My friend offered me “adult substances” the other night while we were on the dance floor. I smiled and said no. He knew I didn’t play that way, but asked anyway.
In that moment, he held me to his standards, not mine.
And this is where life gets a little sticky.
He isn’t wrong for doing that.
It’s easy to hold people to our own standard because we know how they work in our own lives.
Many people think that when standards are different than each other – one needs to be right, and the other needs to be wrong. Or one is better than the other. That’s not always the case though. Consider that they’re simply different standards of living.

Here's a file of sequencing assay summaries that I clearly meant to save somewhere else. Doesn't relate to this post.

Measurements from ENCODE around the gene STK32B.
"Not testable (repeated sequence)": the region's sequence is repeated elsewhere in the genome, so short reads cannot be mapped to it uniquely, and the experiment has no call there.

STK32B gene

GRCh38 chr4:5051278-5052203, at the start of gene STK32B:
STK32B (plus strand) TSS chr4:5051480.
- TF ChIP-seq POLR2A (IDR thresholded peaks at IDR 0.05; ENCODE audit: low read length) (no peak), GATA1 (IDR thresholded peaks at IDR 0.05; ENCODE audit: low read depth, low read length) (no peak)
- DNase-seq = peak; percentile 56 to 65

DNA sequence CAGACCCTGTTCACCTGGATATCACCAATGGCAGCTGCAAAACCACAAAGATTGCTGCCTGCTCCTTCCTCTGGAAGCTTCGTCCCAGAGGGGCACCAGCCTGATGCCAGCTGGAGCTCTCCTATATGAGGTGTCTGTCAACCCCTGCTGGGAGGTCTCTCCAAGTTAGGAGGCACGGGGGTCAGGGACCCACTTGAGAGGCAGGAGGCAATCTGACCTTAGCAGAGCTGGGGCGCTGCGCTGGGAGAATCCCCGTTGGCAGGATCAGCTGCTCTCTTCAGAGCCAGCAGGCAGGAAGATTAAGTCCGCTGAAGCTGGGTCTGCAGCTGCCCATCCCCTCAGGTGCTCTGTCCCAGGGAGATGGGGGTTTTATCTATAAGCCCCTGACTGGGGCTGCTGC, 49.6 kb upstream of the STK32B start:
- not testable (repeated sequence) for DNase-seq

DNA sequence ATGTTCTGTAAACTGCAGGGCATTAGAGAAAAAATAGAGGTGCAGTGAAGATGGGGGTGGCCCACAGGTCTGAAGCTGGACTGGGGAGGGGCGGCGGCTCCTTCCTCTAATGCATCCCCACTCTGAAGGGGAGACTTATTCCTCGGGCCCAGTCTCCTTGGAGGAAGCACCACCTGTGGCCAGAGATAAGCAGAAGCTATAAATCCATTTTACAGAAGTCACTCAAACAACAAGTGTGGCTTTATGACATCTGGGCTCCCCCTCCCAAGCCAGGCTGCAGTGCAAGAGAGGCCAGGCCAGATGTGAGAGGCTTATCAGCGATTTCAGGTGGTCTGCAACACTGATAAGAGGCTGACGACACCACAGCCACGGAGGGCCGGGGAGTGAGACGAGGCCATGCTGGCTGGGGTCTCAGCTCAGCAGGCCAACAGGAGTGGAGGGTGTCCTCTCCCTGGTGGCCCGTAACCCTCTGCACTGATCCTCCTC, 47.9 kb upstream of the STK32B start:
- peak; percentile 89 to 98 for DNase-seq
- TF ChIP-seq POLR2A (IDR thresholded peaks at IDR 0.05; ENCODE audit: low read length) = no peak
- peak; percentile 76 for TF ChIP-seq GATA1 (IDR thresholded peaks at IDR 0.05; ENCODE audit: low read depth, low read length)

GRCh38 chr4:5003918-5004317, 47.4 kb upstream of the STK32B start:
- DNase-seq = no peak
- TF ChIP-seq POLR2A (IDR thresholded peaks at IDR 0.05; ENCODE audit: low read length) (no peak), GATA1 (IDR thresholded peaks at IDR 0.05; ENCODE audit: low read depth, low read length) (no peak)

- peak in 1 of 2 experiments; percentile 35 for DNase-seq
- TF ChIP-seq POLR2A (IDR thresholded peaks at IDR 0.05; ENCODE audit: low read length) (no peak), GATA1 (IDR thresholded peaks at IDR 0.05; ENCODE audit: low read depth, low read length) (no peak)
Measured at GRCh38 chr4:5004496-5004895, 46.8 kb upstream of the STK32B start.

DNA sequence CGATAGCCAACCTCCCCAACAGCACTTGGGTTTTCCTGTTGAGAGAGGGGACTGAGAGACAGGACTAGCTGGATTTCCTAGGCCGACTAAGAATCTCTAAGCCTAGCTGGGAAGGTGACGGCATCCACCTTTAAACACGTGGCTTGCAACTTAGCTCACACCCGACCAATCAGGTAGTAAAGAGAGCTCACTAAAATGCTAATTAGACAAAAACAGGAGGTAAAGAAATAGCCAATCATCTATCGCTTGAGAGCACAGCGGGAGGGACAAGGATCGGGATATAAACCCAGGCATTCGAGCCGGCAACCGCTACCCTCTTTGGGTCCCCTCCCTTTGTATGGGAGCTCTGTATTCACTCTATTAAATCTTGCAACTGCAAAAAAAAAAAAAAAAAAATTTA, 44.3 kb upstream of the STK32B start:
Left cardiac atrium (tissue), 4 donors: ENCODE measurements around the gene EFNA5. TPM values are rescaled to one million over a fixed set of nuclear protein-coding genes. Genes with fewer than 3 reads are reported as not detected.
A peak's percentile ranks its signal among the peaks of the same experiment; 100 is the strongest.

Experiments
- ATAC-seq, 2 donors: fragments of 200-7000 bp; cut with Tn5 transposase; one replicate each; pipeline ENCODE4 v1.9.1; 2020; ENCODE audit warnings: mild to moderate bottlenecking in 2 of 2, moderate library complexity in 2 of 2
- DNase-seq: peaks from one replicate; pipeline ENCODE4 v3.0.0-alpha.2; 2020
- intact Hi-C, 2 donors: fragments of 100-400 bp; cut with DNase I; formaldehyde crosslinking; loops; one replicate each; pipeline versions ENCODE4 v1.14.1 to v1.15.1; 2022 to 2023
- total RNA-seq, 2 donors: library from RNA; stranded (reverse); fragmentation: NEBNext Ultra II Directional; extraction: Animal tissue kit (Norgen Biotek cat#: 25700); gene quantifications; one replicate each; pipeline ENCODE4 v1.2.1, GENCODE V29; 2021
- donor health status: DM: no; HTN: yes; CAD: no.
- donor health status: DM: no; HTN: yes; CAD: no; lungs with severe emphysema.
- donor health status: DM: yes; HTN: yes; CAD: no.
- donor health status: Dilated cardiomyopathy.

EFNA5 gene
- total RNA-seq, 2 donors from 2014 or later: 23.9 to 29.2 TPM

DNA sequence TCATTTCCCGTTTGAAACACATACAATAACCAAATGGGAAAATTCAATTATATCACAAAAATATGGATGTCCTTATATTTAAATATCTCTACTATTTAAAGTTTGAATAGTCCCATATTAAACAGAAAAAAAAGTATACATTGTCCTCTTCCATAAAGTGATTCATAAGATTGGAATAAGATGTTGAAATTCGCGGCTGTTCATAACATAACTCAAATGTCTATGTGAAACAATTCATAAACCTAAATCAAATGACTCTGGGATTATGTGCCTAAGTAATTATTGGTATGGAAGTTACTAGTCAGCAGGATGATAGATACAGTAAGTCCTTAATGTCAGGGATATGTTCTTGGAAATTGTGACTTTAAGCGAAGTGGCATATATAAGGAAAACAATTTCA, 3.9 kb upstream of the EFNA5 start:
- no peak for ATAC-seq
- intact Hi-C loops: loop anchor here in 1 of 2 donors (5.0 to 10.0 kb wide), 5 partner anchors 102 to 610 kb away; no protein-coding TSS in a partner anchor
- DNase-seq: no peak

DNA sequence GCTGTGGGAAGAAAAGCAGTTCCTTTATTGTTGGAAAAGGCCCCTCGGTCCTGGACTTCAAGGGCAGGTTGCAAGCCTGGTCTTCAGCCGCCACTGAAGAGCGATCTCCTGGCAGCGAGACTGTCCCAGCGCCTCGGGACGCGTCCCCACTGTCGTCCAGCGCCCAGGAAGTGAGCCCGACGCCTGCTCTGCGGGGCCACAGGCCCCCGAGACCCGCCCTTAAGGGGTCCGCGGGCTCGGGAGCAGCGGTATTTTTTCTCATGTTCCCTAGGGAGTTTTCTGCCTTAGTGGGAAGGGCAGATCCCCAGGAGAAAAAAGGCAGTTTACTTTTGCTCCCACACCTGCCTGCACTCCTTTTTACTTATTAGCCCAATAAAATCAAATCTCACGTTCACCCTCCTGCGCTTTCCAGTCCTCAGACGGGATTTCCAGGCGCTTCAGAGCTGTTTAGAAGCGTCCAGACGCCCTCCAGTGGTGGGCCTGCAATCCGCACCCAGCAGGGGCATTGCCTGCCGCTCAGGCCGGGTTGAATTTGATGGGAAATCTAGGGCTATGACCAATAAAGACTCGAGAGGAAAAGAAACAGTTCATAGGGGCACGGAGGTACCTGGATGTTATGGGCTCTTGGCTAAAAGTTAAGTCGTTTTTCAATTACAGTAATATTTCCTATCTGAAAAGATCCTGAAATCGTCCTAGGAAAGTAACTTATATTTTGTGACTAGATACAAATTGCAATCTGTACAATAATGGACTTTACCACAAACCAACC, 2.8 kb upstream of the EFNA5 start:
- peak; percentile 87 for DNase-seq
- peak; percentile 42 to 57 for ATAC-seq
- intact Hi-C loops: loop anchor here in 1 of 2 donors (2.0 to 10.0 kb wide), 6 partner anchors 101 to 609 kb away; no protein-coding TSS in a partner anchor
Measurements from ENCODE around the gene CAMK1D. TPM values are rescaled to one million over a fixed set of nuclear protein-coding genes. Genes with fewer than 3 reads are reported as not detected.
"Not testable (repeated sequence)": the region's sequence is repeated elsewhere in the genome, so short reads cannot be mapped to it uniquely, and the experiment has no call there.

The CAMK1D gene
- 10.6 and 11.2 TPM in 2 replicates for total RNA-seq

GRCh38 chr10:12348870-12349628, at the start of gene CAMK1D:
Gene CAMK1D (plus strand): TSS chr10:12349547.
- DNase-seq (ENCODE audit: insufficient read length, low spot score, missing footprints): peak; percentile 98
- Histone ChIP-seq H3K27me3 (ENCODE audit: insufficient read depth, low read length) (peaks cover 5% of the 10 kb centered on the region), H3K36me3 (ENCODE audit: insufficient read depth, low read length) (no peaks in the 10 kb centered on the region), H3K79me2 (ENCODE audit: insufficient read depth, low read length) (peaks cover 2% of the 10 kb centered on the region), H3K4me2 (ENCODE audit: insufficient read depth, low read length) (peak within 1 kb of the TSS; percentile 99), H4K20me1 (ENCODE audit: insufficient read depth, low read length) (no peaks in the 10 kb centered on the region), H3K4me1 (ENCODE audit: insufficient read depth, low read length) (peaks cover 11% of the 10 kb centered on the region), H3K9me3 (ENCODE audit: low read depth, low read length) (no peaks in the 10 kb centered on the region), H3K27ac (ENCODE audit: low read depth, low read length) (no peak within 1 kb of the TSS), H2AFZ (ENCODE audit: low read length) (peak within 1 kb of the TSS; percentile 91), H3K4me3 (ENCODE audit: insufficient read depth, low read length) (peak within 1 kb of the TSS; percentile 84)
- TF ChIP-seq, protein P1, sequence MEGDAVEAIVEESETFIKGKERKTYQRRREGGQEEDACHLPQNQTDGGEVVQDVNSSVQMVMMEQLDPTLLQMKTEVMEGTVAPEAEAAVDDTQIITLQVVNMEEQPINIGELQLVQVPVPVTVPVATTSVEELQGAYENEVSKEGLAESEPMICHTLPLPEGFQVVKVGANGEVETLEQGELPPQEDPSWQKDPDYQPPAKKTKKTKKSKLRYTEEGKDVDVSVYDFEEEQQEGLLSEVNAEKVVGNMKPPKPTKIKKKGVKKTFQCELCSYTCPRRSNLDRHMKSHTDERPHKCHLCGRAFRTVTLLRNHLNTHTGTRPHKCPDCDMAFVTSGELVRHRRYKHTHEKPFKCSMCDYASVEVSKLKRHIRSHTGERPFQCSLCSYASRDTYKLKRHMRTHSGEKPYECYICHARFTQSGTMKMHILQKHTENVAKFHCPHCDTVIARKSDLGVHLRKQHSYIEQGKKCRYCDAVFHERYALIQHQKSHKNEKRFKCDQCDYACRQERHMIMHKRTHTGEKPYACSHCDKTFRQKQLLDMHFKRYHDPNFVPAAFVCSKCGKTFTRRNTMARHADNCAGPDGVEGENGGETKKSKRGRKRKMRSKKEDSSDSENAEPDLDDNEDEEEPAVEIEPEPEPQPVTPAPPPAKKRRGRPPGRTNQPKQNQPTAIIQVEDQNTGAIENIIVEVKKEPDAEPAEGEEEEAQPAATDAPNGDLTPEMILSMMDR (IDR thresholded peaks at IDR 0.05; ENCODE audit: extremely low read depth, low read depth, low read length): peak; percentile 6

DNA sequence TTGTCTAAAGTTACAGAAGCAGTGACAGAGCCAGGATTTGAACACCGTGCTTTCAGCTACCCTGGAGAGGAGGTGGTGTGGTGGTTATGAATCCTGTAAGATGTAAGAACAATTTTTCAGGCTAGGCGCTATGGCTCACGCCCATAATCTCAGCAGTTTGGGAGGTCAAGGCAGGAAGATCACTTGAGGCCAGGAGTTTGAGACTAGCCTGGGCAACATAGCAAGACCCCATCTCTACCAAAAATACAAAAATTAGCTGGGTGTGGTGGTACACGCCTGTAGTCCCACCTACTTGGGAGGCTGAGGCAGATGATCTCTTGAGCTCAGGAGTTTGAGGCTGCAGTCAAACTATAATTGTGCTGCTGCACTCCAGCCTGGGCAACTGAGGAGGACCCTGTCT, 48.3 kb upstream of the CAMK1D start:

But when you hold me to a standard other than my own -
when it’s ok for me to miss a workout, eat that gluten-filled cookie, say I’ll be at an event and not show up, date someone I don’t admire, or say yes when I really mean no -
you allow me to live by someone else’s standard instead of my own.
And that doesn’t work.
So next time you see that girl in the office (who has shared her commitment of eating healthy with you) with a half-eaten cupcake on her desk (those delicious ones you love), hold her to her own standards despite what yours may be.
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